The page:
Off-Panel: 11 Pop Culture Coloring Books

This post originally appeared on Panels, which is now Book Riot Comics

Welcome to Off-Panel, your weekly digest of comics news, from the gutters and beyond.

By and large, the nominees this year do reflect a relatively wide swath of talent. And while there are some expected names on the list, it’s not nearly as predictable as it could have been. That said, the nominations illuminate one troublesome topic—the Best Digital/Webcomic category. This isn’t to say that the nominees aren’t deserving—they absolutely are. But there is a problem when the Eisner committee conflates “digital comics” and “webcomics.”

Category fatigue just isn’t an argument I buy (see: Sound Design, no Tony Award for). But awards aside, the (non-hierarchical) distinction between digital comics and webcomics is an important one, and Paste makes it clear.

Fumihiko Sori (live-action Ping Pong) will direct the film. On adapting the source material, Sori said, “I want to create a style that follows the original manga as much as possible. The cast is entirely Japanese, but the cultural background is Europe. However, it’s a style that doesn’t represent a specific race or country.”

This news has me cautiously optimistic that we’ll be getting a Fullmetal Alchemist film that allows for both specificity and universality.

“Just because a word is in the dictionary doesn’t mean it can’t be part of a brand: just think of the global value of the Apple brand,” said Sherliker.

“But it will be surprising for people to learn that two huge comic book publishers, normally competitors, have united to ‘own’ this word and avoid others from using it.”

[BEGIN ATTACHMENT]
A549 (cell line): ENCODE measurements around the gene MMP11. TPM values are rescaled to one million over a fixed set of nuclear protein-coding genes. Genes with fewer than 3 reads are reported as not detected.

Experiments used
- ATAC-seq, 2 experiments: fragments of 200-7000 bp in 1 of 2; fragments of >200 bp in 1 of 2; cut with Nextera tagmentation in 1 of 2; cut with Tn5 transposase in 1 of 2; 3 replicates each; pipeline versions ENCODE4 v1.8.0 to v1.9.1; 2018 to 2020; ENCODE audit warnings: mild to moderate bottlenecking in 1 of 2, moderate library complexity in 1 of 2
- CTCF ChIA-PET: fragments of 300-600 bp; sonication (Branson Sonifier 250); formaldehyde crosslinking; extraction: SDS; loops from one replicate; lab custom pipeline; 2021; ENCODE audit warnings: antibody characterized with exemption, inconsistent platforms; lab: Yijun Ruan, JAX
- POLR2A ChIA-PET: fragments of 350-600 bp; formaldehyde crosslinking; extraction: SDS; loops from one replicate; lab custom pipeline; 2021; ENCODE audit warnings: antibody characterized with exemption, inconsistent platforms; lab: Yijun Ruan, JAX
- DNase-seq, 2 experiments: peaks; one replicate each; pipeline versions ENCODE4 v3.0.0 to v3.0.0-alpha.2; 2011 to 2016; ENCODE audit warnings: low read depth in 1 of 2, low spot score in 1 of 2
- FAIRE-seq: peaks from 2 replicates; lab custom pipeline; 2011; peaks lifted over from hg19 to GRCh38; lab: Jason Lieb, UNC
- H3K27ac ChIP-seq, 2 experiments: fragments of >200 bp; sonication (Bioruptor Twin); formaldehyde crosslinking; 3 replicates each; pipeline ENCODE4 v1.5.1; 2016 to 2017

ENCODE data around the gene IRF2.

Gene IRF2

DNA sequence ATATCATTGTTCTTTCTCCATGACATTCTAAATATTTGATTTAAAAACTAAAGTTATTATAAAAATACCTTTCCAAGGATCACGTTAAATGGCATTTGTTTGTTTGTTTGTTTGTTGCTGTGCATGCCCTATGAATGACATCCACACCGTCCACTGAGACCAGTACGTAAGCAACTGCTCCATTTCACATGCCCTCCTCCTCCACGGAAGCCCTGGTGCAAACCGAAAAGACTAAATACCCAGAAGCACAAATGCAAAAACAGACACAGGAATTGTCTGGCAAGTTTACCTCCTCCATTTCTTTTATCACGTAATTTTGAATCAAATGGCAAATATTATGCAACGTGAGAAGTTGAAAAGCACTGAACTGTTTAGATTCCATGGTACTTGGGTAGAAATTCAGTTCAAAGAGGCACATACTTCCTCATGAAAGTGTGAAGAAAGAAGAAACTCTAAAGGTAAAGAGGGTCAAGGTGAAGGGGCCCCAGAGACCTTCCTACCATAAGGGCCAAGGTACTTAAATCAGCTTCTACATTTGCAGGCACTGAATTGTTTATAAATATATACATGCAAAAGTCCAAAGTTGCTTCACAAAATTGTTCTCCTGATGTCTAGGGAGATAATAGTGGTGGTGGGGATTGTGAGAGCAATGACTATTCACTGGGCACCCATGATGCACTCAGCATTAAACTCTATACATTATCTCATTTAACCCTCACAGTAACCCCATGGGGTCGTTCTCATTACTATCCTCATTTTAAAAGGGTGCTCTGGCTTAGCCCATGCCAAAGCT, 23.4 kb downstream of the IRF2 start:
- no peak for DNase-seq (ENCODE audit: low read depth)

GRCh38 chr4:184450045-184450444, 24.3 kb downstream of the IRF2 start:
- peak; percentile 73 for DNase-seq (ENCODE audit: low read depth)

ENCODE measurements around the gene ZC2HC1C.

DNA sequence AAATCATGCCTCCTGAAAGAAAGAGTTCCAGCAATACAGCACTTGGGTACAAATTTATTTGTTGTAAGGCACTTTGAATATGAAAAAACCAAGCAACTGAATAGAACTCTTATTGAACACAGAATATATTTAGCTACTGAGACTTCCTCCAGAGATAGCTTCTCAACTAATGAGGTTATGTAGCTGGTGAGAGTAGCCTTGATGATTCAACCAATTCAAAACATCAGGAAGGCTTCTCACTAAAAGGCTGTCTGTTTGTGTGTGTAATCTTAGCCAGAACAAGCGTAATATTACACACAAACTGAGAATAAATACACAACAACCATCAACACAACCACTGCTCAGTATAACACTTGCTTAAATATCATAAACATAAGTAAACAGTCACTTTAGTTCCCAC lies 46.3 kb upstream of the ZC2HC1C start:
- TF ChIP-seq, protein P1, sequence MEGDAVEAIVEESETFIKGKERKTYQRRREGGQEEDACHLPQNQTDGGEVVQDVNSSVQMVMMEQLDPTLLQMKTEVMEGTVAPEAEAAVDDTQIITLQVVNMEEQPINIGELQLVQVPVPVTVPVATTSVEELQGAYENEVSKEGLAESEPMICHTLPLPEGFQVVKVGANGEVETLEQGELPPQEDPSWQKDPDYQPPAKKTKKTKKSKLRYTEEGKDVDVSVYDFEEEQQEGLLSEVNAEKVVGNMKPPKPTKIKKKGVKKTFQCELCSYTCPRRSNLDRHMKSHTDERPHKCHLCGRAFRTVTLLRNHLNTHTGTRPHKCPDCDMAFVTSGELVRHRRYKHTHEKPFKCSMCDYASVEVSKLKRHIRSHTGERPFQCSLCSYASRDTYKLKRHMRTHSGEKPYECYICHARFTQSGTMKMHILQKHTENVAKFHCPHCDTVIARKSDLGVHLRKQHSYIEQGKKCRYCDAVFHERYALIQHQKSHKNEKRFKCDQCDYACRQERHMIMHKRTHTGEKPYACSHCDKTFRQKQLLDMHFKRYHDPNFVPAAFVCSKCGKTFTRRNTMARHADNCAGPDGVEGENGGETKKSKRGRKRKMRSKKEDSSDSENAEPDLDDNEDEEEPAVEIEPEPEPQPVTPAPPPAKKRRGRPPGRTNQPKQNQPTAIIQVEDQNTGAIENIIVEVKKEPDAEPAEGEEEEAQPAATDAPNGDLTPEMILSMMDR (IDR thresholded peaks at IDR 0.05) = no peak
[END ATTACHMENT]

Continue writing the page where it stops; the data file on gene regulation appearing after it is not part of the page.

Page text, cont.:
Those comic book publishers? Marvel and DC. That word? Superhero. For realsies. Thank goodness for one British businessman’s legal tenacity. And superhero superhero superhero. Also, superhero.

As you well know by now, coloring books aren’t just for kids anymore. These days, you can find coloring books about almost anything you can imagine. We’ve already compiled one list of spectacular pop culture coloring books, but there are so many available now that we had to make another. These books are the perfect way to de-stress while waiting for that much-delayed movie sequel or the next season of your favorite TV show.

It’s my wedding anniversary today! If you haven’t gotten us a present yet, our coffee table is yearning for one of the comics-themed coloring books on this list (especially number nine).

Here’s one way to deal with a hellish subway commute: stare at your fellow passengers, draw their portraits, and turn them into characters in a graphic novel. For the past year, that’s how Williamsburg-based graphic designer Lucio Zago, who was born in Italy and raised in Switzerland, has approached his daily descent into the L train crowds. The result is Williamsburg Shorts, an illustrated history of the Brooklyn neighborhood that’s become an international nexus of hipsterdom.

Last week, Off-Panel took you to Dean Haspiel’s Red Hook. This week, Lucio Zago’s Williamsburg. Vote for which Brooklyn neighborhood you want featured next!*

*jk this isn’t really a thing I’m doing on purpose

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